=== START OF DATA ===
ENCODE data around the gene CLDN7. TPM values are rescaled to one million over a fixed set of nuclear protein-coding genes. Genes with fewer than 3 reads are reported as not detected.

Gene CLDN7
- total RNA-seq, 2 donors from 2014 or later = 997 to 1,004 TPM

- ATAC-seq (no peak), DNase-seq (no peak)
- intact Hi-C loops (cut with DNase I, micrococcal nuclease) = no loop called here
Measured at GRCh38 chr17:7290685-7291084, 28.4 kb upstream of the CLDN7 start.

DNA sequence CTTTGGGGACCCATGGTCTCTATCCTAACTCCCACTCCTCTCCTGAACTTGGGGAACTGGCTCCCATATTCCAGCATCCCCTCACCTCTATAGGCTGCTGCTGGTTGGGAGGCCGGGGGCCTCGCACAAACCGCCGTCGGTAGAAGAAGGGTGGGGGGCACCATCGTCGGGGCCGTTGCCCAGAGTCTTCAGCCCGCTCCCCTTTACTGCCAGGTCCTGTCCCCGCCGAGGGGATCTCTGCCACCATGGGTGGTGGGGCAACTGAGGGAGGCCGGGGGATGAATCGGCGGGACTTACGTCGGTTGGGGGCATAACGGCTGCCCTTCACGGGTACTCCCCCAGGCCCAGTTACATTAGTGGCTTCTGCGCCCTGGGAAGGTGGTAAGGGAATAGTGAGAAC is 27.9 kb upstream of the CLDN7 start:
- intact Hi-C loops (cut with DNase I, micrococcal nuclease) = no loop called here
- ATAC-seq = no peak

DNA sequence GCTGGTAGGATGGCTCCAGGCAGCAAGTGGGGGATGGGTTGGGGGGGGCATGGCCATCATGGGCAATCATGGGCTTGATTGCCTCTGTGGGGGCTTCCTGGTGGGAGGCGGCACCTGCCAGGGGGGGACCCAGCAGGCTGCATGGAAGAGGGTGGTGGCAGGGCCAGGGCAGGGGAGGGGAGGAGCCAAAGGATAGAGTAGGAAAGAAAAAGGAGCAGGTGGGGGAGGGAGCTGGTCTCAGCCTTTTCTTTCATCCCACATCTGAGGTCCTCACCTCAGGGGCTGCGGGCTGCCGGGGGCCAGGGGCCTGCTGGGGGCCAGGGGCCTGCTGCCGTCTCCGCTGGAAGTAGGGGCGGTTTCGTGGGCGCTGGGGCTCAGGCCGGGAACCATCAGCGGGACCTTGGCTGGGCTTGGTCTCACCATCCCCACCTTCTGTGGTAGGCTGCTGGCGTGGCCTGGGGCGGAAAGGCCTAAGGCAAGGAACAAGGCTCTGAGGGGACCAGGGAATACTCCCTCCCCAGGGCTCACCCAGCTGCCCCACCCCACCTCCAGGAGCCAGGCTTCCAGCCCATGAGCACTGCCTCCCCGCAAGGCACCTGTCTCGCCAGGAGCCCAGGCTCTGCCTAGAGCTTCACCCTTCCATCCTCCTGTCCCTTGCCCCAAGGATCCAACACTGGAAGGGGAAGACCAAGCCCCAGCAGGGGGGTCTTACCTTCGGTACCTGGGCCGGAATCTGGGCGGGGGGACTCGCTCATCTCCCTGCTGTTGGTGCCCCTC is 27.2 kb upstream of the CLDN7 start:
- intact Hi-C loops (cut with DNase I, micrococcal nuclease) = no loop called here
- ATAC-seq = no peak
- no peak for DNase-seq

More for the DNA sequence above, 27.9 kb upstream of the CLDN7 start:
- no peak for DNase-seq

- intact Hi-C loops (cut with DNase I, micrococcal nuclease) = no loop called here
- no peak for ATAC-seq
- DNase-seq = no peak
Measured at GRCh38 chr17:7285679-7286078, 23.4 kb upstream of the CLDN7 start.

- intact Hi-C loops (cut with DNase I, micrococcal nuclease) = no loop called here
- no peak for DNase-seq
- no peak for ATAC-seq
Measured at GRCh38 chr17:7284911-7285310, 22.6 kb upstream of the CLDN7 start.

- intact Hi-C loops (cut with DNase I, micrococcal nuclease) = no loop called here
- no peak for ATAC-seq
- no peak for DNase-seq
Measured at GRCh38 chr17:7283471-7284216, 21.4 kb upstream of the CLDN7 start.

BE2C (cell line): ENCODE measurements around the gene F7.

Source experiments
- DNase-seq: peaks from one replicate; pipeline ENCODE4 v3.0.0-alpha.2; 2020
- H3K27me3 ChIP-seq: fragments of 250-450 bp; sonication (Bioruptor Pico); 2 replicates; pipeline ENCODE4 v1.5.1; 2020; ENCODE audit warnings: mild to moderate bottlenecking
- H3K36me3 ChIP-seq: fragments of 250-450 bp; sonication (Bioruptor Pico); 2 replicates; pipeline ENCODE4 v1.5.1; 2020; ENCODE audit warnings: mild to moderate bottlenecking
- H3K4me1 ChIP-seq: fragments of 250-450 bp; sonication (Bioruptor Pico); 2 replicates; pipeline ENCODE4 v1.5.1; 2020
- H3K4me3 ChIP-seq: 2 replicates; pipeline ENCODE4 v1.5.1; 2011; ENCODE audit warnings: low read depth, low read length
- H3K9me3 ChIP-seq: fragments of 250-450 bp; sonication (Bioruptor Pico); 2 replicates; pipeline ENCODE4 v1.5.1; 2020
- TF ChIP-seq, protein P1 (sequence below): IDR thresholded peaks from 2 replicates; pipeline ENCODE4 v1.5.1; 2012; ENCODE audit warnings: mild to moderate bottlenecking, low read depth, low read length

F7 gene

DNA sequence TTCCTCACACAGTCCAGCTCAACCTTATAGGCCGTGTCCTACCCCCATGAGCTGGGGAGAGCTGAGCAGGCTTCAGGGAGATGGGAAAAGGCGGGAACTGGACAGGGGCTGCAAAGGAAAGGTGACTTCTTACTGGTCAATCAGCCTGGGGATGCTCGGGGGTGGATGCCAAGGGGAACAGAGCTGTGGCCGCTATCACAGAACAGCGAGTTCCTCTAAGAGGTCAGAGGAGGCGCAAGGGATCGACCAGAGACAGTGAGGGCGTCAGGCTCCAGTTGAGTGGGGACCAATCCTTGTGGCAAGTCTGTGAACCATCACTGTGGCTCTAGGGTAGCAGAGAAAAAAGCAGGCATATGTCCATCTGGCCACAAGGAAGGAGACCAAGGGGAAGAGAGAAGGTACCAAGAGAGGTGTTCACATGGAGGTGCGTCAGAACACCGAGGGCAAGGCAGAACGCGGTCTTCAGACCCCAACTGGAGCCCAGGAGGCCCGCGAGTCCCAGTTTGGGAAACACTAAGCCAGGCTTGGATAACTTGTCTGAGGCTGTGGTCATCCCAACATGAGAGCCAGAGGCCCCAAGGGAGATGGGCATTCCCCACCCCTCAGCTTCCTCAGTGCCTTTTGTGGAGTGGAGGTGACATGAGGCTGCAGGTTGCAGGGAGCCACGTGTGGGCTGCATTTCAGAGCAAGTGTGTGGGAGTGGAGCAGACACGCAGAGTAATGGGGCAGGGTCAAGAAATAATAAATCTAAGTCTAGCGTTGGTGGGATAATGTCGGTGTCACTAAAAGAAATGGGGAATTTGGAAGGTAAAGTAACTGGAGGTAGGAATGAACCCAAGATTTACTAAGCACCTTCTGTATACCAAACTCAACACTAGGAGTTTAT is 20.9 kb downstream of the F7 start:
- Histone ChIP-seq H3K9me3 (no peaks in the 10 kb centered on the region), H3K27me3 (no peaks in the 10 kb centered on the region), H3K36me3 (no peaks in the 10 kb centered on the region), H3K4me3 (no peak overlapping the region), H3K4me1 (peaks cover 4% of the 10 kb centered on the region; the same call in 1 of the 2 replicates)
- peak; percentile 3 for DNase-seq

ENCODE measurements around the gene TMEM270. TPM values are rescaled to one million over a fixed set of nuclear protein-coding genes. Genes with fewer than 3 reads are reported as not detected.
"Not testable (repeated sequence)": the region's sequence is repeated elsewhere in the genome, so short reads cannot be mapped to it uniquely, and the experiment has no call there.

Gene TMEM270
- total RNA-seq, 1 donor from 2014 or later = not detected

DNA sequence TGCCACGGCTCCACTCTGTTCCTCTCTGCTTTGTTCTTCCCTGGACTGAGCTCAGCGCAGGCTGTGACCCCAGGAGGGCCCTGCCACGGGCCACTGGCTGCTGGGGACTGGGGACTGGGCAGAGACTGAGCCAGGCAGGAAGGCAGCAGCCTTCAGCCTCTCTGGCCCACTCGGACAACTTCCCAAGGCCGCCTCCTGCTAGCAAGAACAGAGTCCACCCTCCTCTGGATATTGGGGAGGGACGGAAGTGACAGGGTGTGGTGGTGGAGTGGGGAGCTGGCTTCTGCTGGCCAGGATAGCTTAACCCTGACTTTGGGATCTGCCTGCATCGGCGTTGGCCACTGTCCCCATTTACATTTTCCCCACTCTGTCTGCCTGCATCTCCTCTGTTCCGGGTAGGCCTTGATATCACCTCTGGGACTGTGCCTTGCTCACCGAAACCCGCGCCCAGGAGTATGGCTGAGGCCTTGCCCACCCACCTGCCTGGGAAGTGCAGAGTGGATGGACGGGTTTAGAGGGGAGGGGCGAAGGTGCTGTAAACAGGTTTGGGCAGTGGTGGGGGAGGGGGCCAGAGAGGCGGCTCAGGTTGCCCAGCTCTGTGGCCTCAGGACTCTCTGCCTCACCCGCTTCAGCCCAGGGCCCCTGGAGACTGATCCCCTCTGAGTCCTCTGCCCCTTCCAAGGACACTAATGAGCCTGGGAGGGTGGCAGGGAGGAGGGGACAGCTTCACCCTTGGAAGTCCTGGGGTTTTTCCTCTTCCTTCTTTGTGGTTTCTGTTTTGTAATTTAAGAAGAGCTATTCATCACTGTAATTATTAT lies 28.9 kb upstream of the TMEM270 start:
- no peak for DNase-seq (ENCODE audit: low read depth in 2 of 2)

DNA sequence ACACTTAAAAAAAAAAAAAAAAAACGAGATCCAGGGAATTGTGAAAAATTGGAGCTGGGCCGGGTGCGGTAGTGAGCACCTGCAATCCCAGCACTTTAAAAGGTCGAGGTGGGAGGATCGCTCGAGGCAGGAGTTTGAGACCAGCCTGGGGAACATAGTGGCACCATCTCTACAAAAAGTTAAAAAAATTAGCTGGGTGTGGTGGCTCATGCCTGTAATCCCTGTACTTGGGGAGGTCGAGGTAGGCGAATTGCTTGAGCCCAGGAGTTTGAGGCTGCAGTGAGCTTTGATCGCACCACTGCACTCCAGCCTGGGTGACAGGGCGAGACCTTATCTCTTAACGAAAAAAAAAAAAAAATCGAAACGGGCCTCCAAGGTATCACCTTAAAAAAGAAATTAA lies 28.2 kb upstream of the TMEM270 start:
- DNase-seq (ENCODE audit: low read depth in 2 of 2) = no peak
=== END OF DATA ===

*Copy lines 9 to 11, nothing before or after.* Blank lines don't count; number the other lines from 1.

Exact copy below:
- ATAC-seq = no peak

DNA sequence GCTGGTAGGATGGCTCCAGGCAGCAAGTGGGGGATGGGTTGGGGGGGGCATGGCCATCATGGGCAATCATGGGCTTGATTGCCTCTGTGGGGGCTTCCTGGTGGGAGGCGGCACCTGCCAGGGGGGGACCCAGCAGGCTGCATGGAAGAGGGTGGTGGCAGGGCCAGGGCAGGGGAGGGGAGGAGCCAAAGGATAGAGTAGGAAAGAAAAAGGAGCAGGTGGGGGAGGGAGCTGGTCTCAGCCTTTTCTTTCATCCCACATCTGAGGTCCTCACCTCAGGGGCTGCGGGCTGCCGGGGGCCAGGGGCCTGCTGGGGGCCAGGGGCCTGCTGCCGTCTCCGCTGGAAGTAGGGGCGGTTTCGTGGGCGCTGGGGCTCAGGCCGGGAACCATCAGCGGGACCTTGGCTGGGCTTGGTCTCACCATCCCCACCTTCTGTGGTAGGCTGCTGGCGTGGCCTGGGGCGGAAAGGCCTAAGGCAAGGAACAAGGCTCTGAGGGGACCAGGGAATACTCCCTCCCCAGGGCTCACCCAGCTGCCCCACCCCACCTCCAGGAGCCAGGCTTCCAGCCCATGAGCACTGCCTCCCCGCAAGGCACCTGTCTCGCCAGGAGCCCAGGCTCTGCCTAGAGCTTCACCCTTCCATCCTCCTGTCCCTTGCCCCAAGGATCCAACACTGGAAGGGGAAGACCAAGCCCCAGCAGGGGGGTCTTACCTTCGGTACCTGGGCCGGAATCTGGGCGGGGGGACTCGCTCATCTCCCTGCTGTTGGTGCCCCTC is 27.2 kb upstream of the CLDN7 start:
- intact Hi-C loops (cut with DNase I, micrococcal nuclease) = no loop called here